In my book, it is claimed without proof that if a ring (commutative with identity) $R$ has zero divisors, then $R[x]$ has invertible polynomials of degree greater than $0$. They give the following example in $\mathbb{Z}_4$: $$(1+2x)(1+2x)=1$$

This seems like a pretty lucky example: in this ring we have a zero divisor whose sum with itself is $0$. In general this doesn't seem like an easy question to tackle. First i thought that maybe could find some $a$ such that $a^2 = 0$ and use the factorization $(1+ax)(1-ax)$ but in general such $a$ does not exist: $\mathbb{Z}_6$ is a counterexample. No polynomial of form $(1+ax)$ has a degree $1$ inverse in $\mathbb{Z}_6[x]$ either. Trying out higher degrees seems like a nightmare.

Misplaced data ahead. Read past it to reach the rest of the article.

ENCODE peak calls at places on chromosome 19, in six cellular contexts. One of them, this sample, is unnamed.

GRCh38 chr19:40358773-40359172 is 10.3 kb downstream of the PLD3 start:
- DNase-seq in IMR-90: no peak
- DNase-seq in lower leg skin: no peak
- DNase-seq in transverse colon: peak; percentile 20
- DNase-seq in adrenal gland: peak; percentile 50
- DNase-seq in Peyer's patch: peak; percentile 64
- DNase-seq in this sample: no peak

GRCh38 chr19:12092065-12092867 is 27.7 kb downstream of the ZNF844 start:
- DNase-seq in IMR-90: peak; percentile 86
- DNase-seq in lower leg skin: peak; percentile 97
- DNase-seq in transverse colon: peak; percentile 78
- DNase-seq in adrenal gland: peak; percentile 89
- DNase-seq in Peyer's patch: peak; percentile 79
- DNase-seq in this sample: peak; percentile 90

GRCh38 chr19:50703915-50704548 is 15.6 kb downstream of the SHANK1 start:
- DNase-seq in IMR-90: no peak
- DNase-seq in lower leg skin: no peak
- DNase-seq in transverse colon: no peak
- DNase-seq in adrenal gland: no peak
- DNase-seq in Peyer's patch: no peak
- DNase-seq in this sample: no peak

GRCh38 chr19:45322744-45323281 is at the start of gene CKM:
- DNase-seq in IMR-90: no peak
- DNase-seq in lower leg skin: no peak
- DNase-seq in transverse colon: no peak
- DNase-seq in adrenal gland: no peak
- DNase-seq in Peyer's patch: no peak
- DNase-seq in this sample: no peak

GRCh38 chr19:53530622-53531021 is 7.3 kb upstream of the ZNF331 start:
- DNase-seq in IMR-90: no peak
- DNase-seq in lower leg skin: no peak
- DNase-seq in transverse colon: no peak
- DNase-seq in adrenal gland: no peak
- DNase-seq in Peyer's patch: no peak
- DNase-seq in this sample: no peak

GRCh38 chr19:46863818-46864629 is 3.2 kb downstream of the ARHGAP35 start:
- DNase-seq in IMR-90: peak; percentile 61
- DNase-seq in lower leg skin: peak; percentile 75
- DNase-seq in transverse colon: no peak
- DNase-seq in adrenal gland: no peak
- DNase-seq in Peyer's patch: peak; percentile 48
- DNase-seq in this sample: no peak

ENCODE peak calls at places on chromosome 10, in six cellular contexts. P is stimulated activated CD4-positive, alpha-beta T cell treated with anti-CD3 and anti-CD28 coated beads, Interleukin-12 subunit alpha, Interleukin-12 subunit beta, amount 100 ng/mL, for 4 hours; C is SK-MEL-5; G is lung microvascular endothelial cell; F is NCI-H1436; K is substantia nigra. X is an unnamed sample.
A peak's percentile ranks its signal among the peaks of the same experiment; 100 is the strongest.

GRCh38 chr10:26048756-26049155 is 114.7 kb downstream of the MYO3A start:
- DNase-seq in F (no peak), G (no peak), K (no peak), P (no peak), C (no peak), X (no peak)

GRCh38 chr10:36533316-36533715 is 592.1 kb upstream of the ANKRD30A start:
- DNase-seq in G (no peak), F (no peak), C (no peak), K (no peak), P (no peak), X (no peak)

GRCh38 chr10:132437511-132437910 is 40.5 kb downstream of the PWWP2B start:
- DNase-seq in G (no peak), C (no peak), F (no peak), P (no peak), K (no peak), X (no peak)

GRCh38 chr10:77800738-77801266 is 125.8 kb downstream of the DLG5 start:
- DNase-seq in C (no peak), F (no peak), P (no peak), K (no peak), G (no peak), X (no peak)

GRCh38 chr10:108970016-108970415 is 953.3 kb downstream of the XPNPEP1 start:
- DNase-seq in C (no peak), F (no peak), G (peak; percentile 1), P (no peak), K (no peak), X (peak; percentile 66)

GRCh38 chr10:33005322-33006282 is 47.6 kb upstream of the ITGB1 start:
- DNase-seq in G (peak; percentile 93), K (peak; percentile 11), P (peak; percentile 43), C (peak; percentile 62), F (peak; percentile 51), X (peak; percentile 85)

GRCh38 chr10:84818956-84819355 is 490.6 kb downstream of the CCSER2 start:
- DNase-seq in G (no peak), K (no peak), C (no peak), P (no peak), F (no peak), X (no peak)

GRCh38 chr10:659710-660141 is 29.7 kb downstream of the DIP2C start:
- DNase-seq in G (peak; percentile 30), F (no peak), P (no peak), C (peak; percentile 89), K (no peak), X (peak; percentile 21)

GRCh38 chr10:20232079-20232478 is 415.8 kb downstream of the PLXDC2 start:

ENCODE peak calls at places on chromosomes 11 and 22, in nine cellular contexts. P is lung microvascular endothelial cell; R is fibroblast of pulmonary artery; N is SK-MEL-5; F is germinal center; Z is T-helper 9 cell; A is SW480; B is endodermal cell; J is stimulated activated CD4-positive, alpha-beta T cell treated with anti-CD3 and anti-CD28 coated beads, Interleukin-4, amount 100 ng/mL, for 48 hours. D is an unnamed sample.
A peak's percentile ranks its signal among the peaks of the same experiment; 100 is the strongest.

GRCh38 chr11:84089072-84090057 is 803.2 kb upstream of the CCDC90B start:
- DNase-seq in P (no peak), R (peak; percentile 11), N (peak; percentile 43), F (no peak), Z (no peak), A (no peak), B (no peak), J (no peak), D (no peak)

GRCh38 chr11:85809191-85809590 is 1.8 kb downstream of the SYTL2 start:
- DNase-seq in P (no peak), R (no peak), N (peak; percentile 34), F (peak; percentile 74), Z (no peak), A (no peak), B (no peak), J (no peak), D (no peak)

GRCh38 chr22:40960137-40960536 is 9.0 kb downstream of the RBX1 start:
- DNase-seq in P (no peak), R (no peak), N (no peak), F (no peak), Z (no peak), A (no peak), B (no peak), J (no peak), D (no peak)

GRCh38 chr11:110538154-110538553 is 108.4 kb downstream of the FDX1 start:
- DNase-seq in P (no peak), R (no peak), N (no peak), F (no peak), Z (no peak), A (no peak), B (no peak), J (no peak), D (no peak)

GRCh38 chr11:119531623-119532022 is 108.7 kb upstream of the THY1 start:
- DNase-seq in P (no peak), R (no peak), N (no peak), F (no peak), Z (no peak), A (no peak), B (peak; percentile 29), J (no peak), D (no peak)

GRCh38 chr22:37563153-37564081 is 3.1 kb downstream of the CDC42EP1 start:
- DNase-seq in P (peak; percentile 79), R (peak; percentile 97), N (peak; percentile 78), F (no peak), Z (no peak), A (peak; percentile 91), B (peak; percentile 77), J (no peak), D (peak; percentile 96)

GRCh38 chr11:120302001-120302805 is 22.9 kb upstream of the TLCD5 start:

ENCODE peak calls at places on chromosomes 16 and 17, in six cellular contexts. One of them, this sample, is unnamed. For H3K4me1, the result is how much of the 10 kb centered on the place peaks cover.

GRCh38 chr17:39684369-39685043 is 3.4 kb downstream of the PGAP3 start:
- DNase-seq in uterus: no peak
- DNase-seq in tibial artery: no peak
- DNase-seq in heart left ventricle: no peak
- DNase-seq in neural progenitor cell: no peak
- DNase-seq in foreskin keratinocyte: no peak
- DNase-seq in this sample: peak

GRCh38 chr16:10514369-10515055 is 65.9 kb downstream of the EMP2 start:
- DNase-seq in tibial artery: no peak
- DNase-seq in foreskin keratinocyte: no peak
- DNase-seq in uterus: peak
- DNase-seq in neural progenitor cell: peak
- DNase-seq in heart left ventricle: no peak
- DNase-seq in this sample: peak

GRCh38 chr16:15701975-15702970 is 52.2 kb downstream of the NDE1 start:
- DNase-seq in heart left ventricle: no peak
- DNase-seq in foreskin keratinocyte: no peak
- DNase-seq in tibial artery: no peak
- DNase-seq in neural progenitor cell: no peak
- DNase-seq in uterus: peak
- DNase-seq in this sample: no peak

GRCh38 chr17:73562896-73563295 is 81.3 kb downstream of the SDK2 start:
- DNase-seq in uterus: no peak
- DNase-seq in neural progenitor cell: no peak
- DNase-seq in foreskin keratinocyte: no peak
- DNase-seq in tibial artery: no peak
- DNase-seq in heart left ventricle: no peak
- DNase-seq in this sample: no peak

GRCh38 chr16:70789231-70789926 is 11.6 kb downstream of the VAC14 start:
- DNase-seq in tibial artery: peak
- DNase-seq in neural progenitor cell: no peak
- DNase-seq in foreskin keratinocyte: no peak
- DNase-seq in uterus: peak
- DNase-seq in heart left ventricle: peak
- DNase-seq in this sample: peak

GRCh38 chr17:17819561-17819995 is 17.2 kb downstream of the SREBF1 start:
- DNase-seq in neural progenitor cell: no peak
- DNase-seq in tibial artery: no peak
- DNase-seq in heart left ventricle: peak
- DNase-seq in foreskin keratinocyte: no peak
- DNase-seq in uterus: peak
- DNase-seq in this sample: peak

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    I think having zero divisors is not enough, we actually need nilpotent elements to get non-constant polynomials that are units. So all the units in $\Bbb Z_6[X]$ have degree $0$ as $6$ is square-free. For a characterization of polynomials that are units, see [here](https://math.stackexchange.com/questions/19132/characterizing-units-in-polynomial-rings) – leoli1 Feb 26 '21 at 16:40

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This is false. A polynomial is a unit if it has the form $\sum_{i=0}^k a_i x^i,$ where $a_0$ is a unit and $a_i$ is nilpotent for $i>0.$ (see this problem set). In the ring $R=\mathbb{Z}_6$ there are no nilpotents, so there are no invertible polynomials of degree greater than $0.$

Igor Rivin
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